Tagged: illustration Toggle Comment Threads | Keyboard Shortcuts

  • seandodson 1:17 pm on March 17, 2011 Permalink | Reply
    Tags: , illustration, james bond, , stanley chow   

    J is for James: limited edition print 

    J is for James limited edition print
    a photo by Stan Chow on Flickr.

    The Evolution of James Bond, a limited edition of 250 Giclée Print. All six Bond’s lined in a row, the second from left is George Lazenby who turned down a seven-movie deal because his agent believed that the role would be seen as archaic in the liberated 1970s.

    All prints on 100% Cotton Matte Archival 315gsm paper. A3+ (13″x19″). are signed and cost £250. Very nice indeed Miss Moneypenny.

    More here from Stanley Chow

    • tolinadea 6:50 pm on March 18, 2011 Permalink | Reply

      psychic online
      If you are a budding unexplainable and fob on holiday on to critique your psychic abilities, the swanky method is to suffer an online fortune-teller test. There are scads types of tests close by online. The most chief psychic search is based on Zenner cards designed sooner than Dr. J.B. Rhine. Dr. Zenner

    • Johne646 7:54 pm on June 8, 2014 Permalink | Reply

      This is really attentiongrabbing, You’re a very professional blogger. I have joined your rss feed and sit up for in search of extra of your fantastic post. Also, I have shared your site in my social networks! dabddabdagdd

    • Johnc334 7:54 pm on June 8, 2014 Permalink | Reply

      I simply couldn’t depart your web site prior to suggesting that I actually loved the usual info a person supply for your guests? Is gonna be again continuously in order to check up on new posts. ebfbcfefedkb

  • seandodson 5:54 pm on May 7, 2009 Permalink | Reply
    Tags: , , cartoon, coraline, , , Friz Freleng, Henry Selick, illustration, jon klassen, , Neil Gaiman, warner bros   

    Jon Klassen: the Burst of Beaden 

    burstMy new favourite illustrator is Jon Klassen, an LA-based Canadian who has recently worked on Coraline, the new stop-motion (ie not digital) animation based on a novella by Neil Gaiman. Klassen worked on the film’s visual development and did some drawings for the sets and props. You can see more of his work on his website, the Burst of Beaden.

    Lots of influences in his work, 50s animation and surrealism, for sure, and something of Friz Freleng, the Warner Bros animator who created the animated version of the Pink Panther (thank you Anna). Interestingly, Klasson lists his influences as Pieter Breughel (the elder), the musicians Harry Nilsson and Burl Ives, as well as the great Stanley Kubrick. The picture you can see (above) is actually inspired by Cormac McCarthy’s dystopian novel, The Road.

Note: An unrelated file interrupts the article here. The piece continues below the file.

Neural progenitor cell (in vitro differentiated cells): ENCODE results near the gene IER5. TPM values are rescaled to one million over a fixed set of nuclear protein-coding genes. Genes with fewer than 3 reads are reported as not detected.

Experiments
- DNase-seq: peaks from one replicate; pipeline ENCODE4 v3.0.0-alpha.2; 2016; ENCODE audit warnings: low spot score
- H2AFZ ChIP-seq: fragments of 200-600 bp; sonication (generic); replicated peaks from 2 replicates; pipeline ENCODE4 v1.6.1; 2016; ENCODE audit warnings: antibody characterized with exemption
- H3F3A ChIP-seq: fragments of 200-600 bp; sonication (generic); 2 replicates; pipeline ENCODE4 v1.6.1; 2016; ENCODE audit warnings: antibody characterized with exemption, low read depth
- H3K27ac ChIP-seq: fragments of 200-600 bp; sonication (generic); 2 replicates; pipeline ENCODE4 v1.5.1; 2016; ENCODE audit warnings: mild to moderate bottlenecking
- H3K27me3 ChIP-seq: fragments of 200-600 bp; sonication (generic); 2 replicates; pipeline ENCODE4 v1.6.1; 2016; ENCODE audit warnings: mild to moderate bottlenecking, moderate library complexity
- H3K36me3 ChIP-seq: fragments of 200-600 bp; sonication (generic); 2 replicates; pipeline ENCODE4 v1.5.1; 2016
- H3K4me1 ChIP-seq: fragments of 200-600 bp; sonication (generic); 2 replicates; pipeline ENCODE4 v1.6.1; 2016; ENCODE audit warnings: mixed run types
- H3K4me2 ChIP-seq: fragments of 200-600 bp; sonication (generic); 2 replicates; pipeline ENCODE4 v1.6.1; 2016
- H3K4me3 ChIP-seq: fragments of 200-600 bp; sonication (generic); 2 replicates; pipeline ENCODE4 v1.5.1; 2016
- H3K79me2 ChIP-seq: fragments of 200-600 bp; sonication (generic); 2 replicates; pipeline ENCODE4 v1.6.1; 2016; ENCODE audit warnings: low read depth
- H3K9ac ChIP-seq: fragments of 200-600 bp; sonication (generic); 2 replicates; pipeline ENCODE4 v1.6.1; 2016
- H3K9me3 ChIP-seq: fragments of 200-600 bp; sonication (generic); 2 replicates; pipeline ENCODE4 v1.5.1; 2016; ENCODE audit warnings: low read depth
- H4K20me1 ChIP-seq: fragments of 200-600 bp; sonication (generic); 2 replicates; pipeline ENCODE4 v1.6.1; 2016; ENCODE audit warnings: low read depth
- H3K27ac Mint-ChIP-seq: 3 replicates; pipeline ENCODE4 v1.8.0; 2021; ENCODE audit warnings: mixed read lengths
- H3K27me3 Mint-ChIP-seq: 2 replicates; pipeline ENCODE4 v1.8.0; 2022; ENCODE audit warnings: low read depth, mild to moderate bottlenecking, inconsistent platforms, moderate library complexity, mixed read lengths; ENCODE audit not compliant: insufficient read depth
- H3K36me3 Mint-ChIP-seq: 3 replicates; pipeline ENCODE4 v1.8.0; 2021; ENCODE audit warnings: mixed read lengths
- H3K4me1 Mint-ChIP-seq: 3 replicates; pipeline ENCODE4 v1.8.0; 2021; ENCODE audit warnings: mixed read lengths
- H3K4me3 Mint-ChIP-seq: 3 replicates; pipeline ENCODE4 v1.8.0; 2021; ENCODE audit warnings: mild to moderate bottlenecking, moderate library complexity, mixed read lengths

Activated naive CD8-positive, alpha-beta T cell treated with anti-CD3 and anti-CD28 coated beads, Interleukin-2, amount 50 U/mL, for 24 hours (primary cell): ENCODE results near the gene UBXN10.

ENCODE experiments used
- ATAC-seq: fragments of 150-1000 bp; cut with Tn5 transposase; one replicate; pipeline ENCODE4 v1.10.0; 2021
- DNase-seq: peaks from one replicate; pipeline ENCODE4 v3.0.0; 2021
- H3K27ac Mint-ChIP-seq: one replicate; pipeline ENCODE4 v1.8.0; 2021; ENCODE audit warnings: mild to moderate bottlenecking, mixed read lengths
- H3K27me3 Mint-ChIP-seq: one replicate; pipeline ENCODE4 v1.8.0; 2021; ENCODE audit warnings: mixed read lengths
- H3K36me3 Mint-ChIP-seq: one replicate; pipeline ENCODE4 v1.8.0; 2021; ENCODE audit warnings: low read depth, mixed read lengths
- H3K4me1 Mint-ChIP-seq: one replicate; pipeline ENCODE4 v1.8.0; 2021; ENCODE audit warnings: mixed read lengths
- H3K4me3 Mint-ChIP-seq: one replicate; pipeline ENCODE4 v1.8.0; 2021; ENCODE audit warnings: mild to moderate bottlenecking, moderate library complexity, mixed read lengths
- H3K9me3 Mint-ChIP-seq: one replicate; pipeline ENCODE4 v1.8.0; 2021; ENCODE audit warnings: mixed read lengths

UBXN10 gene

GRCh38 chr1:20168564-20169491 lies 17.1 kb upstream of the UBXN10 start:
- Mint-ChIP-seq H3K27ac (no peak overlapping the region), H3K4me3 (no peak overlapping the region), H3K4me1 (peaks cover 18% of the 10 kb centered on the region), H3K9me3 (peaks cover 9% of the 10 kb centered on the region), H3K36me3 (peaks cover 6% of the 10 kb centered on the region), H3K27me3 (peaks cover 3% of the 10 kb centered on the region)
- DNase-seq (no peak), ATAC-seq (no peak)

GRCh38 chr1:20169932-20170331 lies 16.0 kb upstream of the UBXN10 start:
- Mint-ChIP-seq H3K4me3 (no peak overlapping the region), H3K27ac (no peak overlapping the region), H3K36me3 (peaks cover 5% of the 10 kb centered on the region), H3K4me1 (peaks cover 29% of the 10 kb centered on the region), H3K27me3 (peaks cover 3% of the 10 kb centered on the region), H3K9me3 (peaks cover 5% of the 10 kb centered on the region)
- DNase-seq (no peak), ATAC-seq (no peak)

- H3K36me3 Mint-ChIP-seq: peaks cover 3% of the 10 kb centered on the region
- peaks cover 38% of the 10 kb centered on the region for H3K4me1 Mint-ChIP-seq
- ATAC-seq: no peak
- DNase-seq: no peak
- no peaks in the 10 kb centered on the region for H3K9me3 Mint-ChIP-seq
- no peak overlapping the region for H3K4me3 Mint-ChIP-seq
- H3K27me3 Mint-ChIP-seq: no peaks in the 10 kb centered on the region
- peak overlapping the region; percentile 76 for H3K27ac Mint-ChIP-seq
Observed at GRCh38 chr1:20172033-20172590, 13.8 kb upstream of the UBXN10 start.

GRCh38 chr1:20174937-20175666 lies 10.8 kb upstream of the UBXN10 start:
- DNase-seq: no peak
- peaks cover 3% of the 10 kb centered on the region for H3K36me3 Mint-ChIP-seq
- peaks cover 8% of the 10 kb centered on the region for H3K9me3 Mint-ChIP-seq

You can buy prints of his work right here.

    share this

    add to del.icio.us :: Add to Blinkslist :: add to furl :: Digg it :: add to ma.gnolia :: Stumble It! :: seed the vine :: :: TailRank :: post to facebook

    • Kosmetika 8:53 pm on January 17, 2011 Permalink | Reply

      Its like you read my mind! You appear to know so much about this, like you wrote the book in it or something. I think that you can do with some pics to drive the message home a little bit, but instead of that, this is excellent blog. A fantastic read. I will definitely be back.

    • Dqhpplqy 1:28 pm on July 4, 2011 Permalink | Reply

      giant octopus photos,

  • seandodson 6:27 pm on December 5, 2008 Permalink | Reply
    Tags: Alexandros Vasmoulakis, , athens, , greece, illustration, , ,   

    Alexandros Vasmoulakis: the brightest buckle in the graffiti belt 


    This summer I took a train from London to Istanbul and back again. As you cross the alps, from Austria to Slovenia say, you notice how much graffiti is painted on the walls of the big cities. It’s almost as if you hit the graffiti belt somewhere south of Graz.

    Most of it is despoilingly ugly, especially in Athens where the streets around many of the ancient monuments have been ruined with the most moronic of daubings. But then again there’s also the delightful work of Alexandros Vasmoulakis whose delicate, fantastic murals enliven the city marvelously.

    share this

    add to del.icio.us :: Add to Blinkslist :: add to furl :: Digg it :: add to ma.gnolia :: Stumble It! :: seed the vine :: :: TailRank :: post to facebook

  • seandodson 5:46 pm on September 19, 2008 Permalink | Reply
    Tags: , best gig posters, , , F2 design, gig posters, , illustration, iron & wine, little jacket, methane studios, , poster art, the decemberists, the small stakes   

    Contemporary gig posters rival the medium’s late-sixties heyday 

    The art of the concert poster has experienced a revival in recent years. Contemporary work by the likes of The Small Stakes, Little Jacket, F2 Design and Methane Studios has begun to rival the great gig posters of the psychedelic era, such as the work of Wes Wilson and Rick Griffin.